Blue Cross Blue Shield of North Carolina this month lowered its 2018 premium rate increase request for individual market policies. The revised request – 14.1 percent, down from 22.9 percent – comes after Blue Cross’s claims data show that the market is stabilizing and costs are getting under control.
Lost in this good news, however, was that the Trump administration is driving the entirety of Blue Cross’s premium hikes. Back in May, Blue Cross emphasized that the bulk of its anticipated 22.9 percent increase was due to losses in federal funding that the company would face if the Trump administration discontinued payments for cost-sharing reduction subsidies, lowering deductibles and co-pays for more than 300,000 North Carolinians who buy insurance on their own.
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How much was this uncertainty driving Blue Cross’s premium hike? 14.1 percent – the exact figure of its lowered request announced this month. Blue Cross wanted to raise rates by another 8.8 percent to cover expected increases in medical costs and other expenses.
But since May, the company has seen lower-than-expected expenses on medical care, improving its financial picture for 2018. Blue Cross therefore dropped the smaller portion of its requested increase. While the medical expenses forecast has improved, the threat of nonpayment by the Trump administration remains.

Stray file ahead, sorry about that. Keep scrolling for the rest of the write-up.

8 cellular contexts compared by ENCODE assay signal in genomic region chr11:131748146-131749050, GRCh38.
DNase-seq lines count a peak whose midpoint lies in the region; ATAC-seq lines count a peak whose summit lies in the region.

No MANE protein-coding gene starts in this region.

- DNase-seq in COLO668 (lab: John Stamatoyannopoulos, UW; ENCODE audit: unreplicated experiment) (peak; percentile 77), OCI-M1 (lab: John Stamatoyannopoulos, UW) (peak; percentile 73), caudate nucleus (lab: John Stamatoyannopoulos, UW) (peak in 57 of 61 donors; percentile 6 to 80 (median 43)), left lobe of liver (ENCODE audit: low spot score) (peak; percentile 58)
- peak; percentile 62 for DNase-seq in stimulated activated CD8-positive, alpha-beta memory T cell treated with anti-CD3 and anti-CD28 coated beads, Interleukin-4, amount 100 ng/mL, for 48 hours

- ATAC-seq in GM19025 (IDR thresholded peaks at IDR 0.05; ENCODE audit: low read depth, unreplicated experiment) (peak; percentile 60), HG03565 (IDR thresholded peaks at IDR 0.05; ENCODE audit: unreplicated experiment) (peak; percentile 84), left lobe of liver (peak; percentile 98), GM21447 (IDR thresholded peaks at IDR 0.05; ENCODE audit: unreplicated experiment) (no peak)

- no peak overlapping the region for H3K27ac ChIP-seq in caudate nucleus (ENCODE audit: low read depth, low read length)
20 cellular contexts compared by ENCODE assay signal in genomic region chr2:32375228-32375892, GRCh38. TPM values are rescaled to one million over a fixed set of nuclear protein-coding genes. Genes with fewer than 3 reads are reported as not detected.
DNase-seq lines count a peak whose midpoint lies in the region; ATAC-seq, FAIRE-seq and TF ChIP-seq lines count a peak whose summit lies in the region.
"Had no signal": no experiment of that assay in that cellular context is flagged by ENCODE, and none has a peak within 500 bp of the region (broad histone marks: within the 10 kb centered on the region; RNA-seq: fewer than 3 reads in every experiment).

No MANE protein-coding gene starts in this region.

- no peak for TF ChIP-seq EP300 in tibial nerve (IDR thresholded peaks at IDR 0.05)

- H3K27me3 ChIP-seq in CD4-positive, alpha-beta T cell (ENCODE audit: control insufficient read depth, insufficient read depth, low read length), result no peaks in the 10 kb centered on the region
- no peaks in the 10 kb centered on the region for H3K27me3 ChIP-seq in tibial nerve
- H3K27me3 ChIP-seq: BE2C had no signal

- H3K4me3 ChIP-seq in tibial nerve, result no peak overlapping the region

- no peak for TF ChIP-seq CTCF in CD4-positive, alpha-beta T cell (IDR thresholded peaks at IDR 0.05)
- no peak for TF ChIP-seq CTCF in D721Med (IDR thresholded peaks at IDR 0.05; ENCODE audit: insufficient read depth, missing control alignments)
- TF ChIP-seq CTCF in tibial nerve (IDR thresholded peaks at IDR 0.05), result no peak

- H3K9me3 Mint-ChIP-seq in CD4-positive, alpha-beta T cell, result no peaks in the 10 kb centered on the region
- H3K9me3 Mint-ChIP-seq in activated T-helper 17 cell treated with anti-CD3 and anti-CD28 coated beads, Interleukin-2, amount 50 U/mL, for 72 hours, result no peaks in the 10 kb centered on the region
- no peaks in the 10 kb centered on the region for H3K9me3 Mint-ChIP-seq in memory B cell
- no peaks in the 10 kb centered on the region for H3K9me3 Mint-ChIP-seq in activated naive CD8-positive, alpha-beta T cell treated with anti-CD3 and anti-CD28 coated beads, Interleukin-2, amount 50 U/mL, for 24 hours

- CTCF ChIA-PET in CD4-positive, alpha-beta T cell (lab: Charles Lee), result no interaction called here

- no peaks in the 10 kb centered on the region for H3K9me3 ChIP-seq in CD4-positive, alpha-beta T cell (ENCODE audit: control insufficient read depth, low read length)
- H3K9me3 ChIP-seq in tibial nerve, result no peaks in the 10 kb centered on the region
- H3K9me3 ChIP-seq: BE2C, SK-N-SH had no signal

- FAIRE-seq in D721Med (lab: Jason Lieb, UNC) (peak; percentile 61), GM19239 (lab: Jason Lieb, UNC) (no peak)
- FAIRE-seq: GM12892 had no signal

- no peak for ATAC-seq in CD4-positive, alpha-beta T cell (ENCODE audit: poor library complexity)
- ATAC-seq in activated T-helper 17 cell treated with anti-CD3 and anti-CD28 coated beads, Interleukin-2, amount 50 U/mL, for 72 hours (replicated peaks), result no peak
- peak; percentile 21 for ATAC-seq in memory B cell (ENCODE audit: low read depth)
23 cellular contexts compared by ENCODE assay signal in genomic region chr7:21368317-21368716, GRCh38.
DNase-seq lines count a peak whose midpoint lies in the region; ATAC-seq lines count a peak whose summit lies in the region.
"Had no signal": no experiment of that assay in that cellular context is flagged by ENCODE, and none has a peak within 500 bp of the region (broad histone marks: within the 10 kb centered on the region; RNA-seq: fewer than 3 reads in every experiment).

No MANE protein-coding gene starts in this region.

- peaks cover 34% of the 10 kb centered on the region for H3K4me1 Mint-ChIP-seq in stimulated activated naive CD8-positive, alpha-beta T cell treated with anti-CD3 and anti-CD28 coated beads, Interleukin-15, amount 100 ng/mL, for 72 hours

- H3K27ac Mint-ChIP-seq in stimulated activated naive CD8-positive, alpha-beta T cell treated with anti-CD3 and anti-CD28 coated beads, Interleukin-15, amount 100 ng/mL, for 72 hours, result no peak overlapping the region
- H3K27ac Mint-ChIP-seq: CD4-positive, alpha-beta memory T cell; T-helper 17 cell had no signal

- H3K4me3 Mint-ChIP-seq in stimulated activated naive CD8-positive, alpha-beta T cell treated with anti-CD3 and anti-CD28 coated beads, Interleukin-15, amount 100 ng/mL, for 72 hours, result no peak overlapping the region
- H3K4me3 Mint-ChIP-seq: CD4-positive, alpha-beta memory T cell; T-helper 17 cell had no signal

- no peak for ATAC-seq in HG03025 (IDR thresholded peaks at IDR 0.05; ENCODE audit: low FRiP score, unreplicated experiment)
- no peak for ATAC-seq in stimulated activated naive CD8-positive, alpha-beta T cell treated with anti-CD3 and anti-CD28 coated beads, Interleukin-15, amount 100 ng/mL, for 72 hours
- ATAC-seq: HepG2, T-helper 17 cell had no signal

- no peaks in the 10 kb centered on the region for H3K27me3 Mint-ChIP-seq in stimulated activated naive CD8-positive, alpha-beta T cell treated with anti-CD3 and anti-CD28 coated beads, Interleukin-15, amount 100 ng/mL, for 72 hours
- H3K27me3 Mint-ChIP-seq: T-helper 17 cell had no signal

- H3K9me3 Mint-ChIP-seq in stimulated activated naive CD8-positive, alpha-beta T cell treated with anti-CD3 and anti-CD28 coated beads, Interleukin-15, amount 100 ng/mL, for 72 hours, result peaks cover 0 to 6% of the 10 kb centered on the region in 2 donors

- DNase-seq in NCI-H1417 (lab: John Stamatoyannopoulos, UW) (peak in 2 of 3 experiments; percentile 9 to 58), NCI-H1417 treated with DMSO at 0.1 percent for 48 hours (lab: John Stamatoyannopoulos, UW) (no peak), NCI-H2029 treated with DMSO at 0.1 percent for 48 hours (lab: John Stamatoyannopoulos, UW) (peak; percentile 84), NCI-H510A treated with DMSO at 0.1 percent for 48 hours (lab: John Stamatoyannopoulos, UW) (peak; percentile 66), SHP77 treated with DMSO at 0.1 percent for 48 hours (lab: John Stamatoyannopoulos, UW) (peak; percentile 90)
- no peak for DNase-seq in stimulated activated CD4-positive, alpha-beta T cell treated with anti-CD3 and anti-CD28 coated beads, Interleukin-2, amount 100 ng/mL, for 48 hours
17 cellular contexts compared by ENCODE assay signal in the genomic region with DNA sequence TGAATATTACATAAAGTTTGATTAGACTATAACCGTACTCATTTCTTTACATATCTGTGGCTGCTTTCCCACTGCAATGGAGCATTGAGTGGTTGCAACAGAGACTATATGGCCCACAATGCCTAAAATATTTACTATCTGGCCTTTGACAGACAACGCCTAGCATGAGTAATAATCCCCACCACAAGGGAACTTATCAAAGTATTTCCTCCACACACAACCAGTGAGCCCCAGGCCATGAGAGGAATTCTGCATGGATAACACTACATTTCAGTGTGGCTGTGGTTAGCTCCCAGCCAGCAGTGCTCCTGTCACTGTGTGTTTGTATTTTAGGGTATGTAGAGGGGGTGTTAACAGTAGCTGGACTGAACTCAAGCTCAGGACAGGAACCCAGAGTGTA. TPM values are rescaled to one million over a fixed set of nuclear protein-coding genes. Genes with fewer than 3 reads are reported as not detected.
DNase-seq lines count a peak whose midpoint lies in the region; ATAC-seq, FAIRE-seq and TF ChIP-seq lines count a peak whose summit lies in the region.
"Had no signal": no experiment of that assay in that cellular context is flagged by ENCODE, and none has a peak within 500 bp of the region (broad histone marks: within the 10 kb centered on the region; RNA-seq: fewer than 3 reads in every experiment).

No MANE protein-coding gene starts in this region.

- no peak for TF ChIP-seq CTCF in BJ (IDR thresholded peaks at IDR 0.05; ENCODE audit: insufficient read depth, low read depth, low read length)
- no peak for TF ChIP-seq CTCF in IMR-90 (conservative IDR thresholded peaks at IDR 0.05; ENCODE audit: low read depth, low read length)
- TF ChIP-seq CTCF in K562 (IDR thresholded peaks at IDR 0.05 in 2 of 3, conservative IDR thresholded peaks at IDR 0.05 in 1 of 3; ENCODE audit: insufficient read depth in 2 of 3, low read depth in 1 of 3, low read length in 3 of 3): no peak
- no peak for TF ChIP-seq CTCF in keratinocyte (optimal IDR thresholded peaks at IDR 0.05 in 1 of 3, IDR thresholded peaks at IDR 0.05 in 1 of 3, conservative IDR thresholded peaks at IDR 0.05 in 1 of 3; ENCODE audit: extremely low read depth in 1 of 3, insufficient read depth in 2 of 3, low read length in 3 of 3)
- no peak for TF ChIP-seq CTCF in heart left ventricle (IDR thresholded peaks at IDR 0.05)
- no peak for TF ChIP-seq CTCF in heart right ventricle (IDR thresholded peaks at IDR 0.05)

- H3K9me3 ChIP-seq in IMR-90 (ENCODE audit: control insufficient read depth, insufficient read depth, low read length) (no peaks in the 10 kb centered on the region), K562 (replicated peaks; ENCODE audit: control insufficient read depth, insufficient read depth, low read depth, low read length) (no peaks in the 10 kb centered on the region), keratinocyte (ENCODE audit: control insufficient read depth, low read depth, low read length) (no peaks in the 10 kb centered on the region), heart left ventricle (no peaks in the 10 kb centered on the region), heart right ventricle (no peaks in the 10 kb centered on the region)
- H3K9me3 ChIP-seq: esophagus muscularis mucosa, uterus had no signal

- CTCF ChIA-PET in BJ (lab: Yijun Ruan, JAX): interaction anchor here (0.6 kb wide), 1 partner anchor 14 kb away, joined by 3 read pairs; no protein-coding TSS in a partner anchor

Blue Cross Blue Shield would not need to increase next year’s premiums at all if not for the Trump administration’s actions.
The president has characterized cost-sharing reduction payments as a “bailout,” but these payments are money due to the insurance companies for discounts they’re required to provide by law. Without the reimbursement, someone has to pay, and many consumers won’t have the buffer of an increased tax credit. Congressional Republicans – who brought about this predicament by filing a lawsuit against the Obama administration – should come together with Democrats to appropriate funding.
If they keep playing politics, it’s their N.C. constituents who will literally pay the price.
Brendan Riley is a health policy analyst for the North Carolina Justice Center. Allison Rice is a Clinical Professor of Law and the director of the Health Justice Clinic at Duke Law School.